30 SEPTEMBER 2000, Page 64

Master of absence and silence

Steve King

CALL IF YOU NEED ME: THE UNCOLLECTED FICTION AND PROSE by Raymond Carver Harvig £15, £10.99, pp. 300 Raymond Carver's first book appeared in 1976. By the time of his death in 1988, at the age of 50, he was widely recognised as one of America's finest short story writers. He wrote about the kind of people and places that he knew. Carver Country is full of motels and featureless towns hemmed in by forests and mountains. His characters are ordinary working guys and gals who never seem to get a break. They drink. They argue. They have affairs. They are forever on the road, heading from one low-rent joint to the next, between lives. Yet their gloomy day-to-day routines are

sometimes relieved by moments of unexpected tenderness and sympathy. Many of the stories are shot through with a peculiar, melancholy sense of wonder.

Carver's pared-down style has been much admired. 'I tend to shy away from the abstract and rhetorical,' he once remarked, displaying his typical flair for understate- ment. The first few lines of the story 'Gaze- bo', from What We Talk About When We Talk About Love (1981), are classic Carver: That morning she pours Teachers over my

belly and licks it off. That afternoon she tries to jump out the window.

I go, Holly, this can't continue. This has got to stop.

That sort of gambit can easily fall flat. But Carver was a disciplined craftsman and a painstaking rewriter. His best stories are beautifully poised. They manage to be at once delicate — change a word and the effect is ruined — and explosively charged with feeling.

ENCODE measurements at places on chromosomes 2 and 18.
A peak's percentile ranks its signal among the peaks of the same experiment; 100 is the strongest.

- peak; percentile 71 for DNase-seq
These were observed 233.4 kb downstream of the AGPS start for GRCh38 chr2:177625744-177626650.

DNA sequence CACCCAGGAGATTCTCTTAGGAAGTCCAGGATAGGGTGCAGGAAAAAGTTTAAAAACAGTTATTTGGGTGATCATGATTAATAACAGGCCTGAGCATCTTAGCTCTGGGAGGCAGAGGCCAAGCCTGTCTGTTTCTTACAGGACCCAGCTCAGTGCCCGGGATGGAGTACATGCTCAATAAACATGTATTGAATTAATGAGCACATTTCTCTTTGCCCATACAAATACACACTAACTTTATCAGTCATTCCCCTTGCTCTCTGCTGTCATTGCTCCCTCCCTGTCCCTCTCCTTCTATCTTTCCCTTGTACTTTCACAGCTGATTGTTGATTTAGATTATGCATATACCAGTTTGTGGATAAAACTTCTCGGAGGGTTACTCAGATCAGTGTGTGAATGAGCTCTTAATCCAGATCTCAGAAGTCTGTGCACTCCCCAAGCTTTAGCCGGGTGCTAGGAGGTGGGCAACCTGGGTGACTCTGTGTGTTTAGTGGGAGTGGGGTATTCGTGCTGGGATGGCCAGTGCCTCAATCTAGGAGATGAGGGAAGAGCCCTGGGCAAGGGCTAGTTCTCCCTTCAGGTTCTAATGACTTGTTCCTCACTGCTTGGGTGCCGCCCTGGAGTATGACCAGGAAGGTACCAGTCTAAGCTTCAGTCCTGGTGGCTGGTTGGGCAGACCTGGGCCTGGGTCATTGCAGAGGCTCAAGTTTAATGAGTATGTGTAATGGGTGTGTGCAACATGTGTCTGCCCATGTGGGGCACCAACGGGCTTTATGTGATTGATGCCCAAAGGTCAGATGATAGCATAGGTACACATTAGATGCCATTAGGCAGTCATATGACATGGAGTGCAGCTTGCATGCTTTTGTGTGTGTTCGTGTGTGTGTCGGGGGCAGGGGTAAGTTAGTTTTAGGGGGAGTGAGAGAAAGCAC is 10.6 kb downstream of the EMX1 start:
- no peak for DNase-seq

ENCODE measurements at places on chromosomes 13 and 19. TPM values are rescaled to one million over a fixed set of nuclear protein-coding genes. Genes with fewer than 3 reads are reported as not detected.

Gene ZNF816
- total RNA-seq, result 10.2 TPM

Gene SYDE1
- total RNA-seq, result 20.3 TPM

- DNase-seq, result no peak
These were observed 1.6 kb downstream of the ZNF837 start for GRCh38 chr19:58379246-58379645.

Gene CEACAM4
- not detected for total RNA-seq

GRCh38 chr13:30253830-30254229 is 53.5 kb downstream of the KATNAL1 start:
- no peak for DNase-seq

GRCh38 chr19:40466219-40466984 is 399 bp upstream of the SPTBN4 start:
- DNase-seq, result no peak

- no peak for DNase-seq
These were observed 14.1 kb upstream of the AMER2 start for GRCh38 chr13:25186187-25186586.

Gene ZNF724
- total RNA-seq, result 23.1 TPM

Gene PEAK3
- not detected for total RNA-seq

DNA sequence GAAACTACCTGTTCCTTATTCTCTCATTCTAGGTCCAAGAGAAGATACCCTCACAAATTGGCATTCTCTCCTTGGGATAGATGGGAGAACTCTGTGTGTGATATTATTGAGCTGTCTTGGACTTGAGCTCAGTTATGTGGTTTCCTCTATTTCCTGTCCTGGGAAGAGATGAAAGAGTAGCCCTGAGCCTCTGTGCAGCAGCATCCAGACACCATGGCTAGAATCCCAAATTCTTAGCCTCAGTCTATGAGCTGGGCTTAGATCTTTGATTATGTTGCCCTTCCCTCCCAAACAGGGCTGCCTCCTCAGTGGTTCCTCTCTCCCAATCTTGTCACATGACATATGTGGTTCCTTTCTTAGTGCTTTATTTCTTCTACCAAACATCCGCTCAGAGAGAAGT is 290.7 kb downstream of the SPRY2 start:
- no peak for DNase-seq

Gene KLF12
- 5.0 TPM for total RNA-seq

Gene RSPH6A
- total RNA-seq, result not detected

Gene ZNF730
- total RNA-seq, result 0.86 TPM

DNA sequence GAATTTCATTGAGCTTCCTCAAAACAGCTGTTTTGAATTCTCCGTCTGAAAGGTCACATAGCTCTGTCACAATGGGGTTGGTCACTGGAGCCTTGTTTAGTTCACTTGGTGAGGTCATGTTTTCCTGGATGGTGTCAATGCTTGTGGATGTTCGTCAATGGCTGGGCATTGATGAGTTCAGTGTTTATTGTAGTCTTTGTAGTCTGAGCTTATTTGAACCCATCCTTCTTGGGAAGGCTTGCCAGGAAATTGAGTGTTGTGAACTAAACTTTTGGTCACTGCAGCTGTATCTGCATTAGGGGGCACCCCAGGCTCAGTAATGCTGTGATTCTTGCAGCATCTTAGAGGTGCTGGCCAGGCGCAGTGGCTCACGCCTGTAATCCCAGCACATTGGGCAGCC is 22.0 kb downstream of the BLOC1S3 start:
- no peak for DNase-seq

Call If You Need Me contains just five stories that have not been published before in book form. All the rest — the essays, introductions, reviews and fragment of a novel which pad the volume out to a respectable length — have long been avail- able in other editions of Carver's miscella- neous prose. Fans can only marvel at the willingness of his publishers to produce a whole new book to showcase these five stories.

The scenarios are familiar enough. It's love on the rocks in 'What Would You Like To See?'. It's love on the rocks again in 'Call If You Need Me'. In 'Kindling' a recovering alcoholic finds peace of mind while chopping wood. 'Vandals' explores the network of tensions and resentments which binds together a group of old friends.

Some of Carver's best stories teeter on the brink of melodrama. The most remark- able of the five new stories is 'Dreams', in which two children are killed in a fire at home. It is narrated by a neighbour who witnesses the accident. The story ends when, some months later, the bereaved mother and the neighbour introduce them- selves properly for the first time from opposite sides of their shared fence. Impul- sively, the neighbour invites the woman to join him and his wife for dinner that evening. She accepts and the neighbour returns inside to tell his wife. 'The next time I looked out, Mary Rice had gone in from her garden.' That final line just hangs there, innocent in itself, yet powerfully sug- gestive. The woman's disappearance from the scene is registered as a further small loss in a story of terrible losses. The narra- tor's use of her full name, too, recalls his earlier, awkward attempt to console her immediately after the death of her chil- dren. Then he had touched her arm and said simply, 'Mary, Mary Rice.' Carver lets the details do the really hard work. And he knows exactly where to stop. He is a master of absence and silence.